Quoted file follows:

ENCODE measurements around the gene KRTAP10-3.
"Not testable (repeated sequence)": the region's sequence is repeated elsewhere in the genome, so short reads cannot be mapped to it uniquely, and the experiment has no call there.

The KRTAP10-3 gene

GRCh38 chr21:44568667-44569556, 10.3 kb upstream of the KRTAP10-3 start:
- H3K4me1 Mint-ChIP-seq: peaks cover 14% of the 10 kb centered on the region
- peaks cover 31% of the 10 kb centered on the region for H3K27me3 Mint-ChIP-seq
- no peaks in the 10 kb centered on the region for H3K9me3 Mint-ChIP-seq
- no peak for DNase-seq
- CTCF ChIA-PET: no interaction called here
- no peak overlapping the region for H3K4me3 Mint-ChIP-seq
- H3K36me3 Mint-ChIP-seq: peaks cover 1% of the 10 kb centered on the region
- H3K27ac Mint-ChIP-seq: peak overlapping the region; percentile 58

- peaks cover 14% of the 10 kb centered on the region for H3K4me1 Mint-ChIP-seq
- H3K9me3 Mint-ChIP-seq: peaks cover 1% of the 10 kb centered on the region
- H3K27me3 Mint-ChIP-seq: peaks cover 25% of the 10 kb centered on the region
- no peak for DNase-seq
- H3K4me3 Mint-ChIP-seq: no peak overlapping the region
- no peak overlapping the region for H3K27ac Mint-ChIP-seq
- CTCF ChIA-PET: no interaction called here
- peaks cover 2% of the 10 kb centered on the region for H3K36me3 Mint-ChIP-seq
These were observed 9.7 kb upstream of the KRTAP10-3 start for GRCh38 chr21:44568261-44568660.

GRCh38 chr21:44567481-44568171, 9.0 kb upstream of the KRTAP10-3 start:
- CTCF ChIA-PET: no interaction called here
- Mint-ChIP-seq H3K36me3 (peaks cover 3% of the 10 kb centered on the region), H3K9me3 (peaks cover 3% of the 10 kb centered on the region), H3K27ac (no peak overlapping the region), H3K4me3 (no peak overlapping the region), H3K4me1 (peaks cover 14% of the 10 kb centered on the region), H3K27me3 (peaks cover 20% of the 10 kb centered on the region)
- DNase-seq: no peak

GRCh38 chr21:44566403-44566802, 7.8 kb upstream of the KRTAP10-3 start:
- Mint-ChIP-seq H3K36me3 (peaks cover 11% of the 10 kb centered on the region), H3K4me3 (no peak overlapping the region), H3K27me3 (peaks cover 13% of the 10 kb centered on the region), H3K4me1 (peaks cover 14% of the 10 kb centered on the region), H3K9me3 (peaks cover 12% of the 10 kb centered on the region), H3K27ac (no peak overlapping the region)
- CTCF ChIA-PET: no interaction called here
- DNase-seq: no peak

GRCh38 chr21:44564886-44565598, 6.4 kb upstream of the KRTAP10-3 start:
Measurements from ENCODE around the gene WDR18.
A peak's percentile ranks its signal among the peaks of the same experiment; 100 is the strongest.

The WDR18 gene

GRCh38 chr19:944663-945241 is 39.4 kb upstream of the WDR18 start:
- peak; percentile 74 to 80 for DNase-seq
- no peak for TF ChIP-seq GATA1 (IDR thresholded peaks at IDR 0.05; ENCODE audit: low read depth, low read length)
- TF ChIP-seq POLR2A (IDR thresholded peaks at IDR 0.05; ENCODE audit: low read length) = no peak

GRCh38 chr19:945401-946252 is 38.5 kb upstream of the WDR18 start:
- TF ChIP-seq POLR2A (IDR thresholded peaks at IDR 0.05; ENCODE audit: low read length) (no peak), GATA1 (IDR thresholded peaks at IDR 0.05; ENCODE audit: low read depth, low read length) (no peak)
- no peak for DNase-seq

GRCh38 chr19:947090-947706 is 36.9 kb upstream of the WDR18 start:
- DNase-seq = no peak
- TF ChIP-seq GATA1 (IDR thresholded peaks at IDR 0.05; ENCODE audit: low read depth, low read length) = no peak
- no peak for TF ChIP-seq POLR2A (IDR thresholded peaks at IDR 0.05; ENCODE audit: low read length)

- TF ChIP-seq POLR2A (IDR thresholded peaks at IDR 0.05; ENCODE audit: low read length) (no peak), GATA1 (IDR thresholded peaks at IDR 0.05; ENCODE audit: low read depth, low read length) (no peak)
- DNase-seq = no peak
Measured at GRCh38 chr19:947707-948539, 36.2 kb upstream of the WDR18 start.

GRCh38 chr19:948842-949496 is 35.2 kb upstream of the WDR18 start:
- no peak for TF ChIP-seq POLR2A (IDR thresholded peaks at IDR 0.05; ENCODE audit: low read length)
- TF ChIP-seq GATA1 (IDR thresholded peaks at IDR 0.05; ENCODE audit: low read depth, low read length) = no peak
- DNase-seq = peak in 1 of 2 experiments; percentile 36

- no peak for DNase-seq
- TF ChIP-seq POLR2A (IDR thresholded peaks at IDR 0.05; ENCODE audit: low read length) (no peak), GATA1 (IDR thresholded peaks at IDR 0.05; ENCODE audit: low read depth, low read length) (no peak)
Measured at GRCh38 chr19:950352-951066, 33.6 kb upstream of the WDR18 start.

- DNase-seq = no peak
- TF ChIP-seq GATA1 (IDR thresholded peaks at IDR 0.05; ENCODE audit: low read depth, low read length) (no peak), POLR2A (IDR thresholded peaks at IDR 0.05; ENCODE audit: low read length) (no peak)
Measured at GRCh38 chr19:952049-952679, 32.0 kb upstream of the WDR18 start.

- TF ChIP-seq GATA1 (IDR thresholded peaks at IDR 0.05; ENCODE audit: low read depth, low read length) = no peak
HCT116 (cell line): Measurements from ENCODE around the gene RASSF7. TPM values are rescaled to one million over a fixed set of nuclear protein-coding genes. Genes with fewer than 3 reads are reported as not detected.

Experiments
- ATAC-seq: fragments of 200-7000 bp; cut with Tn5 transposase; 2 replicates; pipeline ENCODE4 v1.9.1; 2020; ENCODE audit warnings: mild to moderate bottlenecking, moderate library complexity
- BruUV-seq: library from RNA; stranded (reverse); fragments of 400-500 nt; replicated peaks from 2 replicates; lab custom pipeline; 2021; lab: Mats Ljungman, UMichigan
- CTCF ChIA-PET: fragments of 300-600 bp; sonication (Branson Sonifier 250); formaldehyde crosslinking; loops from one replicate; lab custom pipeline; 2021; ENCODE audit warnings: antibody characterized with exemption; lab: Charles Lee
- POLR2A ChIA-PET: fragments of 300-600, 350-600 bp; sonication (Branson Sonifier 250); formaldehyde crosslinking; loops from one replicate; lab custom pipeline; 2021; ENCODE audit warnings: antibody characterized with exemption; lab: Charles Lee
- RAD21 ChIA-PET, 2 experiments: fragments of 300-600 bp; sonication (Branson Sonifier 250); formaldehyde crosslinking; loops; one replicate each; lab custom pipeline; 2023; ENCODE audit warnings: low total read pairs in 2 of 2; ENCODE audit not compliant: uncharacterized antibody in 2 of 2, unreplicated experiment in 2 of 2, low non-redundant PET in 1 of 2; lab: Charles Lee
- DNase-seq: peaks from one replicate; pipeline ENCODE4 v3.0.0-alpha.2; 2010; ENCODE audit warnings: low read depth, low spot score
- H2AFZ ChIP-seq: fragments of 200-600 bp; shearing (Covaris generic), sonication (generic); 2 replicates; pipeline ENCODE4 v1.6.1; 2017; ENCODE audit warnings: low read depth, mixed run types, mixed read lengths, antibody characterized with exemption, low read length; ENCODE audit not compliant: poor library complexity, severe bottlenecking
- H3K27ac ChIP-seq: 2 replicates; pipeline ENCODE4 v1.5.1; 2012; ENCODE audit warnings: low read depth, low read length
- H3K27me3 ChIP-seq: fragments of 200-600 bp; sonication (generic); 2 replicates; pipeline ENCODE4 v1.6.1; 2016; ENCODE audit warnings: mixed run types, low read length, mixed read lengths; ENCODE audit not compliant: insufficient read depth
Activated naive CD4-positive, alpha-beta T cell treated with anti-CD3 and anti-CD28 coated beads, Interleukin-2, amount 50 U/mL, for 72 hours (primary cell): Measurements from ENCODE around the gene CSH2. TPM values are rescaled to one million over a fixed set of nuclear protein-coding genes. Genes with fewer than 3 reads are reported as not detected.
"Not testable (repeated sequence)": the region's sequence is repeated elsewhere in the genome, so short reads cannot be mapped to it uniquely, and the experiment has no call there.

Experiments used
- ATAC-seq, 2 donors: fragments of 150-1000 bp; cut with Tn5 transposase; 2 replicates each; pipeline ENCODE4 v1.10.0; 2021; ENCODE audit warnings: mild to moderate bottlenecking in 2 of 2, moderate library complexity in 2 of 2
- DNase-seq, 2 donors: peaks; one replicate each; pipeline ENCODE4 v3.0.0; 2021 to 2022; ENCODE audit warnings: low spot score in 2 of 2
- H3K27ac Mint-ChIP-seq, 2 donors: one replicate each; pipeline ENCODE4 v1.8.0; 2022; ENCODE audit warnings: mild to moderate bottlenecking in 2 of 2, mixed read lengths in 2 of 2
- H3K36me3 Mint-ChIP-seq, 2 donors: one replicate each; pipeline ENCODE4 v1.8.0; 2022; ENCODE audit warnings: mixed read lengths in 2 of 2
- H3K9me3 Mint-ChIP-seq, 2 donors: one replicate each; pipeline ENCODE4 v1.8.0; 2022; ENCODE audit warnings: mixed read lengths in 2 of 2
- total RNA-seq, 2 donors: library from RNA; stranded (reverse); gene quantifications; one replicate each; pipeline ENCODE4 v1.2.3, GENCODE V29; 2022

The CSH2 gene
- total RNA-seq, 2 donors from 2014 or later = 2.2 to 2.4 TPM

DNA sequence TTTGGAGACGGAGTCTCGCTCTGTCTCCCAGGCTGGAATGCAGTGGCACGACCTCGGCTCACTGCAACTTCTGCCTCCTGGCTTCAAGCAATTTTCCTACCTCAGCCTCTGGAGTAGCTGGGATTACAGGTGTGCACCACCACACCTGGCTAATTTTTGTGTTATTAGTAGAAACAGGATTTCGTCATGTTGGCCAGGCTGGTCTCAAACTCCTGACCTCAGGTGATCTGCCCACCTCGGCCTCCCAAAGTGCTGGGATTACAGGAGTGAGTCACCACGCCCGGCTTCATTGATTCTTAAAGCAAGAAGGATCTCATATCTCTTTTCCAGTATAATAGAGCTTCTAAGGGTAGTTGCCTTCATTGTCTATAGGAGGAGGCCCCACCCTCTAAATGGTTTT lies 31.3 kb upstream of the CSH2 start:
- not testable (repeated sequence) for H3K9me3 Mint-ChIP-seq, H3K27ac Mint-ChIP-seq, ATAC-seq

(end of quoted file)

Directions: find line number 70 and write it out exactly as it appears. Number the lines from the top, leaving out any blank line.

Activated naive CD4-positive, alpha-beta T cell treated with anti-CD3 and anti-CD28 coated beads, Interleukin-2, amount 50 U/mL, for 72 hours (primary cell): Measurements from ENCODE around the gene CSH2. TPM values are rescaled to one million over a fixed set of nuclear protein-coding genes. Genes with fewer than 3 reads are reported as not detected.